Hard water. It’s a term you’ve probably heard before, but what does it actually mean, and why does it matter? Is it something that concerns you as a homeowner? In this blog, we’re going to delve into the world of water hardness, break down the water hardness scale, and explain how it affects your daily life.

Inside this blog:

  • An easy breakdown of the water hardness scale
  • 4 areas where the hardness of your water can affect your life as a homeowner.
  • How you can test your water hardness

Keep reading  to become an expert on the water hardness scale and find out how to ensure the water in your home is safe and smooth!

The Hard Water Conundrum 🤔

First things first, let’s demystify hard water. When we talk about hard water, we’re referring to water that contains a high concentration of minerals, primarily calcium and magnesium ions. These minerals are naturally present in the ground and often find their way into your water supply. While these minerals are not harmful to your health, they can have a significant impact on your plumbing, appliances, and daily routines.

The Water Hardness Scale 🌡️

To understand the concept of water hardness, we use a handy tool called the water hardness scale. This scale measures the concentration of calcium and magnesium ions in your water and assigns a numerical value to it. The most common unit of measurement is grains per gallon (GPG) or milligrams per liter (mg/L).

Here’s a simplified breakdown of the water hardness scale:

  • Soft Water (0-3.5 GPG / 0-60 mg/L): Water in this range is considered soft. It contains very low levels of calcium and magnesium ions. Soft water is kind to your plumbing and appliances and makes for a bubbly, efficient lather with soap.
  • Slightly Hard Water (3.5-7 GPG / 61-120 mg/L): Water in this range is mildly hard. It still allows for efficient soap lathering, but you might start to notice some mineral buildup in your appliances and on your fixtures.
  • Moderately Hard Water (7-10.5 GPG / 121-180 mg/L): Water in this category is moderately hard. Soap lathering becomes less efficient, and you’ll likely see more scale buildup on appliances, faucets, and showerheads.
  • Hard Water (10.5-14 GPG / 181-240 mg/L): Hard water is challenging to lather with soap and often leaves behind noticeable scale deposits. Your plumbing and appliances will experience increased mineral buildup.
  • Very Hard Water (14+ GPG / 241+ mg/L): This is the highest end of the water hardness scale. Water in this category is very hard, making it extremely difficult to create a good lather with soap. Scale buildup is a common problem, and appliances may suffer from reduced efficiency and a shorter lifespan.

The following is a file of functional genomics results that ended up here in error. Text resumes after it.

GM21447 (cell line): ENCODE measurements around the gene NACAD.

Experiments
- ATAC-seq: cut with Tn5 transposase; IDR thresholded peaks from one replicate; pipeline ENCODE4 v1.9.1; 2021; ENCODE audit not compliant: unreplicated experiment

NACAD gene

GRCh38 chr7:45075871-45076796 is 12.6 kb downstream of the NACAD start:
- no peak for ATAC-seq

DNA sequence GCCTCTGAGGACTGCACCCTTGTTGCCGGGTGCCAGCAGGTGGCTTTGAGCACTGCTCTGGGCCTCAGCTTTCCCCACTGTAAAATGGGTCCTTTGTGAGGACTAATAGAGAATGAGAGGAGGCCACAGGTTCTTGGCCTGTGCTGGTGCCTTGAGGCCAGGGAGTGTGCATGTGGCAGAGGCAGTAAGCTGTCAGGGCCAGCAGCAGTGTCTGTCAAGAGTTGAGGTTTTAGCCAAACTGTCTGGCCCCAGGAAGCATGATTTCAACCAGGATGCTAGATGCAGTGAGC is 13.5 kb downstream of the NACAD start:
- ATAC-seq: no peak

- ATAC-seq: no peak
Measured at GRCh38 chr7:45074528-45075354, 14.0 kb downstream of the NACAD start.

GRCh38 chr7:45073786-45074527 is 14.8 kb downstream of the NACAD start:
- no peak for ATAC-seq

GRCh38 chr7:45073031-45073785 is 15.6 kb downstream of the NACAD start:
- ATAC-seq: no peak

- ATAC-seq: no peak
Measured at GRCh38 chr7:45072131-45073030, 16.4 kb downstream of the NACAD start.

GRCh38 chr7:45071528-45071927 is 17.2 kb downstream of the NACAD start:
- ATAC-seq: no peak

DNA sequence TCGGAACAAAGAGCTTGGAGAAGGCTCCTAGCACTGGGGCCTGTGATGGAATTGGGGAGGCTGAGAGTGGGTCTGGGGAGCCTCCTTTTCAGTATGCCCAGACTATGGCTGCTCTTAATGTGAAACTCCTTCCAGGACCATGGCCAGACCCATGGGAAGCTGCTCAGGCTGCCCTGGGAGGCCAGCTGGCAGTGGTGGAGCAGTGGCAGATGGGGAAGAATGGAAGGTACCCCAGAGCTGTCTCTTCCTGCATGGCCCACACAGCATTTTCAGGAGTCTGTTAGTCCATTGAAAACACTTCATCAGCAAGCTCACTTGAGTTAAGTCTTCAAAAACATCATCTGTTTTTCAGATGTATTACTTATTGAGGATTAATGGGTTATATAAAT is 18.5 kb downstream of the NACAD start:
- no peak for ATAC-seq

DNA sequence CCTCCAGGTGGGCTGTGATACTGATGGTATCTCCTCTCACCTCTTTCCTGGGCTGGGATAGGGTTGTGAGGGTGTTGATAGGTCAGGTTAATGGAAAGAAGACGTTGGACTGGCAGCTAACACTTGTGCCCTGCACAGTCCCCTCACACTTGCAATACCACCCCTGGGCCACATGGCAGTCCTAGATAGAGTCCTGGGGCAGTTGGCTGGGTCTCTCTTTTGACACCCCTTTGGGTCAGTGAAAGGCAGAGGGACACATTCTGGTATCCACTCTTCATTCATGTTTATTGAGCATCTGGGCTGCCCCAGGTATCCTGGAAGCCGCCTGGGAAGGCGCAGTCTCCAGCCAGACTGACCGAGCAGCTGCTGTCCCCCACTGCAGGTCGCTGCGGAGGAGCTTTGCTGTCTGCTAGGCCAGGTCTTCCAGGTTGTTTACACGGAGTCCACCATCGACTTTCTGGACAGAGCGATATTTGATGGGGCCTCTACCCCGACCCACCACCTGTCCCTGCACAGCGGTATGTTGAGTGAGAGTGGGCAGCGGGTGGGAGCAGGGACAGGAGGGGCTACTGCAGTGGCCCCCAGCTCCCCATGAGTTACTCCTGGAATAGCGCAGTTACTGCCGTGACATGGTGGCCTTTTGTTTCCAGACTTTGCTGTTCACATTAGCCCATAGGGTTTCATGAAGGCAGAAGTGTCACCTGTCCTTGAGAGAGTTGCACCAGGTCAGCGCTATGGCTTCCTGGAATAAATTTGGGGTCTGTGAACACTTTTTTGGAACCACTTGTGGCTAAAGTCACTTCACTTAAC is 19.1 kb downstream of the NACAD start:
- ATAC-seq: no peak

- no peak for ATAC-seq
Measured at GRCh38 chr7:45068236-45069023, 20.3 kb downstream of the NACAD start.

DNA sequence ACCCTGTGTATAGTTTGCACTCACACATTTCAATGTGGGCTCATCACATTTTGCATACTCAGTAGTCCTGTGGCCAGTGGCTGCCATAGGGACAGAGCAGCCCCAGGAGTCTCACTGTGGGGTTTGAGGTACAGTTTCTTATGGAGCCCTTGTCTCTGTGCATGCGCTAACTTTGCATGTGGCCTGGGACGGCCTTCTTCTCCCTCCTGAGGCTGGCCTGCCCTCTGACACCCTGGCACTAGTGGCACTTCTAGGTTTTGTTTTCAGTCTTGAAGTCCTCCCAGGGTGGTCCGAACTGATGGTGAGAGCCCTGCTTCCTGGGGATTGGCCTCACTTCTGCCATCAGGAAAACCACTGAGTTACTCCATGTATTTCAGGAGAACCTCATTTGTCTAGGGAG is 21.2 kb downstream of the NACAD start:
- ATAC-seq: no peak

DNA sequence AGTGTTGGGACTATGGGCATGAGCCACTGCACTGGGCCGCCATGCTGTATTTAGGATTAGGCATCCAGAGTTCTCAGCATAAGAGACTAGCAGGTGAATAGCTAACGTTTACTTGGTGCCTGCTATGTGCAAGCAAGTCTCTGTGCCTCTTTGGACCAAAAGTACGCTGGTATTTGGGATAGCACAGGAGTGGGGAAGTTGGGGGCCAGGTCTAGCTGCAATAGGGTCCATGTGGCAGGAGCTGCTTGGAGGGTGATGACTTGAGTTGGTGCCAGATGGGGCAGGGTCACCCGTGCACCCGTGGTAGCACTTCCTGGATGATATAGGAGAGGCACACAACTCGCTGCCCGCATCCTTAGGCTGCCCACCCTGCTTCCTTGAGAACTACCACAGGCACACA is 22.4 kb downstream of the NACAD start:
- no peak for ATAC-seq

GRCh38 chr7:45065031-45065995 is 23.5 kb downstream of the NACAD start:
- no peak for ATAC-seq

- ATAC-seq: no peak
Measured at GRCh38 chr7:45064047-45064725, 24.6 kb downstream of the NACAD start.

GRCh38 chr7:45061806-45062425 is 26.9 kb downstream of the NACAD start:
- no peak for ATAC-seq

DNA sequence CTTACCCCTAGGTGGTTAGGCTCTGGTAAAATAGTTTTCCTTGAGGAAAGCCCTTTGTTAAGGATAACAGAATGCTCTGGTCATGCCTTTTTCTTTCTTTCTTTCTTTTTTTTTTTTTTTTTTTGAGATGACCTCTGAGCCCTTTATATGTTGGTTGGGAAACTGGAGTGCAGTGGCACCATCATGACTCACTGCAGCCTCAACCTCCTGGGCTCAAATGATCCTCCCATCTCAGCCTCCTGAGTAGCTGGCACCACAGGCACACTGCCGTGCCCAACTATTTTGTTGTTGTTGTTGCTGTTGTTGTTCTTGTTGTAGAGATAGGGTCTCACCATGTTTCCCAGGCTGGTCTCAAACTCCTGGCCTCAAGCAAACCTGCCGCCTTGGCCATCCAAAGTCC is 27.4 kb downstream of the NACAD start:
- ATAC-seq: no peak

The Impact of Water Hardness 🌊

Now that you’re acquainted with the water hardness scale, let’s explore 4 areas where the hardness of your water can affect your life as a homeowner.

1. Household Cleaning


  • Soft Water: Soft water makes cleaning a breeze. Soap lathers easily, and you’ll achieve sparkling dishes and spotless laundry without the hassle of soap scum or mineral deposits.
  • Hard Water: Hard water can make cleaning a bit more challenging. Soap doesn’t lather as well, leading to the need for extra detergent. You may also notice soap scum buildup on your fixtures, tiles, and glass surfaces.

2. Appliance Lifespan

  • Soft Water: Appliances like water heaters, dishwashers, and washing machines tend to have longer lifespans when operated with soft water. Soft water reduces scale buildup and stress on internal components.
  • Hard Water: Hard water can take a toll on appliances. Scale deposits can accumulate in heating elements and pipes, reducing efficiency and potentially causing premature breakdowns.

3. Plumbing and Fixtures

  • Soft Water: Soft water is gentle on your plumbing and fixtures. You’ll experience fewer clogs and less mineral buildup in your pipes, faucets, and shower heads.
  • Hard Water: Plumbing and fixtures are more susceptible to mineral deposits and corrosion in areas with hard water. Over time, this can lead to reduced water flow and plumbing issues.

4. Skin and Hair


Testing Your Water Hardness 🧪

Curious about your water’s hardness level? You can easily find out by:

  • Using a Test Kit: You can purchase a water hardness test kit at most hardware stores or online. These kits typically include test strips that change color based on your water’s hardness level.
  • Professional Testing: Many water treatment companies offer free water hardness testing. They can provide you with a detailed report of your water’s mineral content.

Understanding your water’s hardness level is the first step toward deciding whether a water softener is right for your home.

Addressing Water Hardness Issues 🚰

If you discover that your water is on the harder side of the scale and want to tackle the issues associated with hard water, consider installing a water softener. A water softener is a device that removes calcium and magnesium ions from your water, effectively softening it.

Choosing the right water softener involves considering factors like your household size, water usage, and the hardness level of your water. Additionally, you may want to explore salt-based or salt-free water softeners, each with its own set of advantages and disadvantages.

Live With Softer Water in Your Home

Understanding the water hardness scale and its impact on your daily life is essential for homeowners. It can guide you in making informed decisions about water treatment solutions like water softeners. So, whether you prefer a bubbly lather in the shower or want to extend the lifespan of your appliances, knowing your water’s hardness level is a step in the right direction.

Contact our plumbing experts at AJ Alberts today and experience top-notch work from reliable plumbers. Let’s make the water in your home safer, cleaner, and tastier!